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United States Department of Agriculture

Agricultural Research Service

Title: Age of infection affects the pathogenicity of Asian highly pathogenic avian influenza H5N1 viruses in ducks

Authors
item Pantin-Jackwood, Mary
item Suarez, David
item Spackman, Erica
item Swayne, David

Submitted to: Virus Research
Publication Type: Peer Reviewed Journal
Publication Acceptance Date: June 14, 2007
Publication Date: December 1, 2007
Citation: Pantin Jackwood, M.J., Suarez, D.L., Spackman, E., Swayne, D.E. 2007. Age of infection affects the pathogenicity of Asian highly pathogenic avian influenza H5N1 viruses in ducks. Virus Research. 130:151-161.

Interpretive Summary: The Asian H5N1 avian influenza (AI) viruses have changed from producing no disease or mild respiratory infections in ducks to some strains causing severe disease and death. Differences in the disease induced in ducks by four of these viruses as well as the effect of the age of the ducks on the outcome of infection were studied. Three of the viruses induced high mortality in 2-week-old ducks and severe neurological signs. Neurological signs were also observed in 5-week-old ducks infected with one of these viruses; however mortality was low. The brain, heart and pancreas were the organs most commonly affected and the virus was most often detected by immunohistochemistry in these organs. The fourth virus studied did not induce neurological signs in 2-week-old-ducks, but did produce moderate mortality. This virus caused no clinical signs or death in 5-week-old ducks. All viruses studied were isolated from internal organs, demonstrating systemic infection. Genetic analysis of the viruses studied showed changes in several genes, but none clearly associated with pathogenicity. In conclusion, the pathogenicity of circulating H5N1 AI viruses in ducks varies depending on the virus strain and the age of the duck and correlates with the level of viral replication in tissues.

Technical Abstract: The Asian H5N1 avian influenza (AI) viruses have changed from producing no disease or mild respiratory infections in ducks to some strains causing systemic disease and death. Differences in pathogenicity between four of these viruses as well as the effect of host age on the outcome of infection were studied in ducks. Three of the viruses were highly lethal in 2-week-old ducks and induced severe neurological dysfunction. Neurological signs were also observed in 5-week-old ducks inoculated with one of these viruses; however mortality was low. The brain, heart and pancreas were the organs most consistently affected and viral antigen was most often detected by immunohistochemistry in the parenchyma of these organs. The fourth virus studied did not induce neurological signs in 2-week-old-ducks, but did produce moderate mortality. This virus caused no clinical signs or death in 5-week-old ducks. All viruses studied were isolated from oropharyngeal and cloacal swabs, and also from brain, heart, lung and muscle tissues, demonstrating systemic infection. All viruses evaluated transmitted efficiently to contact ducks. Phylogenetic analysis of the viruses studied and other Asian H5N1 AI viruses with diverse pathogenicity in ducks, showed changes in several genes, but none clearly associated with pathogenicity. In conclusion, the pathogenicity of circulating H5N1 AI viruses in ducks varies depending on the virus strain and the age of the duck and correlates with the level of viral replication in tissues. High titers of virus in organs, high viral shedding, and variable mortality, enable ducks to circulate H5N1 HPAI viruses.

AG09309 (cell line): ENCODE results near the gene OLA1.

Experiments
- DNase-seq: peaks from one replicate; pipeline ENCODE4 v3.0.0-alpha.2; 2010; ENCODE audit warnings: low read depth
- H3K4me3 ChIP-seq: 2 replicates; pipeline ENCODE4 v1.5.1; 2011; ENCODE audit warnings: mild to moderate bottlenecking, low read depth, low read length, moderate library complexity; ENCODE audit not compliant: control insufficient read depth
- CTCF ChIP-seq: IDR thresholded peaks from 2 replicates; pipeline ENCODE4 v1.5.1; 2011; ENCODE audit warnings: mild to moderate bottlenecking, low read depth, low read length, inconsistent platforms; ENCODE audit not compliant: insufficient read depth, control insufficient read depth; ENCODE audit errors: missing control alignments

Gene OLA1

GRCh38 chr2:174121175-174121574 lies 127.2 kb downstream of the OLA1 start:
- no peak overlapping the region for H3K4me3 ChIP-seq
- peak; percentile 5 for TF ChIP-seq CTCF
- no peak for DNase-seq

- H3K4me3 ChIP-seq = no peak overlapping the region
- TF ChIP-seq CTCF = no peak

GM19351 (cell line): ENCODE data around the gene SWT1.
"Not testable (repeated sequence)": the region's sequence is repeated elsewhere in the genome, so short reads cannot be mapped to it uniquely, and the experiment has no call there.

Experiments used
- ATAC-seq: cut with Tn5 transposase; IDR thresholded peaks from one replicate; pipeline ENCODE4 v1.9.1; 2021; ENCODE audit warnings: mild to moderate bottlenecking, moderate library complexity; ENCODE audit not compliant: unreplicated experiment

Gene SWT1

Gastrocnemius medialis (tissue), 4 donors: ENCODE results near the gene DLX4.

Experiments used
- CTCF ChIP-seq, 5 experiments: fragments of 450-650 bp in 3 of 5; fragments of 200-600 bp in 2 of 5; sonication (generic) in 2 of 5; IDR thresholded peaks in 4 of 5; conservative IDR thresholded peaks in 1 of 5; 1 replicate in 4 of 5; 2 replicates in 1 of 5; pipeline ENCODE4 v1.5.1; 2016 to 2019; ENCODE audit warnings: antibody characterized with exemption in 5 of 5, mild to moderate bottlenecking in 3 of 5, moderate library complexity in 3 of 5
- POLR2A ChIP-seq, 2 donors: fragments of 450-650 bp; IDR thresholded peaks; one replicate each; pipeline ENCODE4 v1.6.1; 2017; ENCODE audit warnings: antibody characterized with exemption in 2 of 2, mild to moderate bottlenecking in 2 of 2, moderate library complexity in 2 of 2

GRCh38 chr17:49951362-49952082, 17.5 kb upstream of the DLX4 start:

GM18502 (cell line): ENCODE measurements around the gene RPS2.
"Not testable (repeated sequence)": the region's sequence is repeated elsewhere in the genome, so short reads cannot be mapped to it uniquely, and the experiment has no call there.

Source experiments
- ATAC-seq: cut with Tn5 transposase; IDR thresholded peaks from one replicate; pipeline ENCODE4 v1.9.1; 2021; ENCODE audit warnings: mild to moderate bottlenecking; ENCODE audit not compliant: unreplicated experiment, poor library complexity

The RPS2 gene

Last Modified: 4/20/2014
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